SHORT STORY FOR THE WEEKEND: The Monster by Debbie Kocziban

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Kevin R McNally as Lear
 in the Globe production     Picture: Marc Brenner

Shakespeare’s famed tragedy will be broadcast live in Portsmouth

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Here is the latest in the series of short stories written by members of the 390-strong Portsmouth Writers’ Hub

The door closes quietly behind me – I’m here again. My fate is inevitable, too late to run.

I have been noticed, acknowledged and now there are others behind me blocking my exit. I vowed I would never return but find myself drawn here again. It’s like an umbilical cord which allows me to stray so far but inevitably drags me back to this place of deep sadness and great joys.

A background chatter of self-congratulation oxygenates the air. Exchanging tips on ways in which they have pleased the leader and glorified in his approbation.

I recognise others who were members of the community when I made my last escape. They nod knowingly, unsurprised at my return, and carry on their conversation.

I think I see them exchange looks of complicit collusion, these people who serve the behemoth well – his favoured ones. I know they want me to be one of them.

The one-eyed monster stands majestically, commanding the whole room with its steely gaze. Gideon, his servant, holds court – welcoming us into his presence.

He attempts to reassure as I approach, his thin-lipped smile is stretched in a practiced manner, the light not quite meeting his chilly, pale eyes.

‘Welcome back,’ the grin slashes his bony visage, ice white teeth sharp as razors.

As he looks through my records, the dismal tales of my journeys, I feel bile rising in my throat – teasing the bitterness of my previous defeats.

I hate him for the power he wields. The way his pronouncements lift me to glory or dash me to pieces.

It’s not personal. In my rational moments I know that many have been before me and he is not responsible for everyone’s fate. We ignore his advice at our peril and our rebellious misery is the result.

It’s my fault but I feel better for blaming this sanctimonious servant. Gideon gestures to me with a sweep of his imperious hand towards the ogre.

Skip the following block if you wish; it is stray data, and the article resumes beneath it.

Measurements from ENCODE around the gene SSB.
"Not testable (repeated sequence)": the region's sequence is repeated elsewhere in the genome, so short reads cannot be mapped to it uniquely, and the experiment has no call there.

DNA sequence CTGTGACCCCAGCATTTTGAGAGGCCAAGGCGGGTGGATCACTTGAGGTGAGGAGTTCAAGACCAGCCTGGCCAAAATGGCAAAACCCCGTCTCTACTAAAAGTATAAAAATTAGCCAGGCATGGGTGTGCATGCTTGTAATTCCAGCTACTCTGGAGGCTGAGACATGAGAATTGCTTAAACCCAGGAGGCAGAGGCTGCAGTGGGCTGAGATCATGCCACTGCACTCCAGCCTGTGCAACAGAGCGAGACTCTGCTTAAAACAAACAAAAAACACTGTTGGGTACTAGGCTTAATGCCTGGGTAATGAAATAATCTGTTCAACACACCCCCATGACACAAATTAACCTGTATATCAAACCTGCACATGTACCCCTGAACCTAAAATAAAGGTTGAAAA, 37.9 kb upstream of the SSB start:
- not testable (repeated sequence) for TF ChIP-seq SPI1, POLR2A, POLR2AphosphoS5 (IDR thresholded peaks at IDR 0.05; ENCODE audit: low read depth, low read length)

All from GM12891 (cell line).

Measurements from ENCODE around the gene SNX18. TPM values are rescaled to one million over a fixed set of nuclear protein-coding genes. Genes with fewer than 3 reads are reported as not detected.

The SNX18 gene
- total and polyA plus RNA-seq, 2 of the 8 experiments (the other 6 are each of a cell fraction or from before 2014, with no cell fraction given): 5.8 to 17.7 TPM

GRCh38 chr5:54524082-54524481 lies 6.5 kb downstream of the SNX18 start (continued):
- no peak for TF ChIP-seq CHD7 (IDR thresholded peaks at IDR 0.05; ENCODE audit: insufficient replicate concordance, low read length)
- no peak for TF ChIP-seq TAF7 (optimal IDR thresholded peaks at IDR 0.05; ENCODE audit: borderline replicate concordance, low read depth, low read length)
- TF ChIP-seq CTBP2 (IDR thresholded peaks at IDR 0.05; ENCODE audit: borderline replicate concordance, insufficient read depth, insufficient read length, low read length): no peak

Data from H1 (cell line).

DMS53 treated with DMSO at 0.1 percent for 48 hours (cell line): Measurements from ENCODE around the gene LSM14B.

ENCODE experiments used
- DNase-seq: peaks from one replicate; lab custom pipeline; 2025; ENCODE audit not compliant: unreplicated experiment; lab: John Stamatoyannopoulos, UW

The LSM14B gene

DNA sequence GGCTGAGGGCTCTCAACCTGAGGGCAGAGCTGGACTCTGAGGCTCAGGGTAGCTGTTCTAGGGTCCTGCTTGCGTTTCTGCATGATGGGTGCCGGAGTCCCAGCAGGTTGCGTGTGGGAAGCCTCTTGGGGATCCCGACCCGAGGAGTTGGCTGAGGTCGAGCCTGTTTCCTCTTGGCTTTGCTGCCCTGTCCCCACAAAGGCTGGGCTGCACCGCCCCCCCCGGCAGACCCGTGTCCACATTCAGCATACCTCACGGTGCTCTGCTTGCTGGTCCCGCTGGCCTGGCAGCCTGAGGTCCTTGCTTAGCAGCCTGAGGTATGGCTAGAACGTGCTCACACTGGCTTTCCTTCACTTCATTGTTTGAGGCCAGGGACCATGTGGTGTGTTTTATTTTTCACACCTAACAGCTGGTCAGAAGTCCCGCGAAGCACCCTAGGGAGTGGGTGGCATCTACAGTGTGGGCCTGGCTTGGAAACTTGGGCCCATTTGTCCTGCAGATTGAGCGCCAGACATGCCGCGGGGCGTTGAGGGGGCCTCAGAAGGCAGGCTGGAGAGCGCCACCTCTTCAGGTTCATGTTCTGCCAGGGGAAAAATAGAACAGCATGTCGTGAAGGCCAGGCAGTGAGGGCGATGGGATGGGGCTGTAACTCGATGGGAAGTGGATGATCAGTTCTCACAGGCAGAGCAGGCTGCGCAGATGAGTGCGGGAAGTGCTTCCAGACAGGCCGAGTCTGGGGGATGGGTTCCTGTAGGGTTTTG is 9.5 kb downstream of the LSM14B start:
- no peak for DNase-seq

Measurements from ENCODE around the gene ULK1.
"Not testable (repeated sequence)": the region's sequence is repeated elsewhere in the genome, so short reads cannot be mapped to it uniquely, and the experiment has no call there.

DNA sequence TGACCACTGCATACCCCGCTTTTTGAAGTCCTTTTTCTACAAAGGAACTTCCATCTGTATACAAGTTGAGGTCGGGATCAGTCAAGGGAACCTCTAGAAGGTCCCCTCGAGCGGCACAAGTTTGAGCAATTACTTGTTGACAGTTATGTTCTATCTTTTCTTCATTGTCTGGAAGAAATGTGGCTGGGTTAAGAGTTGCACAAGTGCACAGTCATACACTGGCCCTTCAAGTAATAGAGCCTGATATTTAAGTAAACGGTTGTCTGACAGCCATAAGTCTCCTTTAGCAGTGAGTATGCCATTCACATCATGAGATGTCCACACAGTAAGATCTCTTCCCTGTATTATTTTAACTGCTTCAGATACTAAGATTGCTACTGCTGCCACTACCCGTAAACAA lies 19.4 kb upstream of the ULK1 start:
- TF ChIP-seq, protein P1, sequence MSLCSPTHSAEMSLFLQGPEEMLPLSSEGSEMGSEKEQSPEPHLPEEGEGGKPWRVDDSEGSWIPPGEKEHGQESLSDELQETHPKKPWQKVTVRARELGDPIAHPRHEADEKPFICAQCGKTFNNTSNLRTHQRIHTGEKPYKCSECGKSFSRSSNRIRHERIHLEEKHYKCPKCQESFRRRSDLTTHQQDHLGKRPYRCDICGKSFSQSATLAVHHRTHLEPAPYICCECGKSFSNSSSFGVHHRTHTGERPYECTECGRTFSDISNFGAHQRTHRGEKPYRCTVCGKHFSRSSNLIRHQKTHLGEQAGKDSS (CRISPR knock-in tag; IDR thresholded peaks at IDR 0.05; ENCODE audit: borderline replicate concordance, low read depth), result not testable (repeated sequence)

My nerves are stretched, fizzing with a desire to turn and bolt. I look down, expecting to see my body trembling, but surprisingly it’s still.

‘Don’t be shy, step up,’ he encourages, the northern accent almost sounding friendly, but not enough to kill my terrors.

A damp sea mist of sweat breaks across my brow. I hesitate, shivers ripple down my spine, a tidal flow of weakness ebbs up and down my legs rendering them useless.

Goosebumps ravage my skin. I want to cry out but I cannot. A stream of tears remain captive, too terrified to fall, petrified frozen shafts, inwardly stabbing. The pain, the fear, the dread is unbearable but any expression of it would be useless.

The monster is impervious to emotion, he pronounces his dire verdict without mercy or forgiveness.

I find myself unable to move. My feet anchored to the floor, tethered by a tackle of fear heavier than any diver’s metal-shoed feet.

Gideon’s gaze flicks towards me, guiding me into the company of my nemesis, my foe of many years.

I see Gideon observing my struggle. He gives me an encouraging nod – it’s all right for him. He is in the brute’s employ, he obeys the rules and has private, unobserved audiences. Only he knows what goes on between them.

Giving in to the inevitable I bow my head in supplication. I have come prepared, divested of my jewellery, dressed in the lightest, flimsiest of clothing as a sop to minimise what the leviathan will inflict.

From past experience I know that gets the best results and he is kinder. Taking my courage in both hands I throw myself on the fiend’s mercy and my wrongdoing is pronounced for all to see.

Gideon pronounces my fate.

‘Well Jo,’ he announces. ‘It’s only half a stone you’ve put on – it won’t take you long to get that off.’

I step off the scales, my temporary madness dissipating like mist in sunshine.

Saying a quick prayer requesting absolution for my bad tempered truculence I join my fellow weight watchers – back in the fold...

Debbie Kocziban was born in Paulsgrove, Portsmouth. She moved to Devon in 1976 before returning to a much-changed city in 2011. She is an avid reader, supporter of local libraries, occasional PFC Fratton End chorister and admirer of the arts.

Send your short story to the Portsmouth Writers’ Hub via e-mail at hubinthenews@gmail.com. For more information check out the Portsmouth Writers’ Hub on Facebook.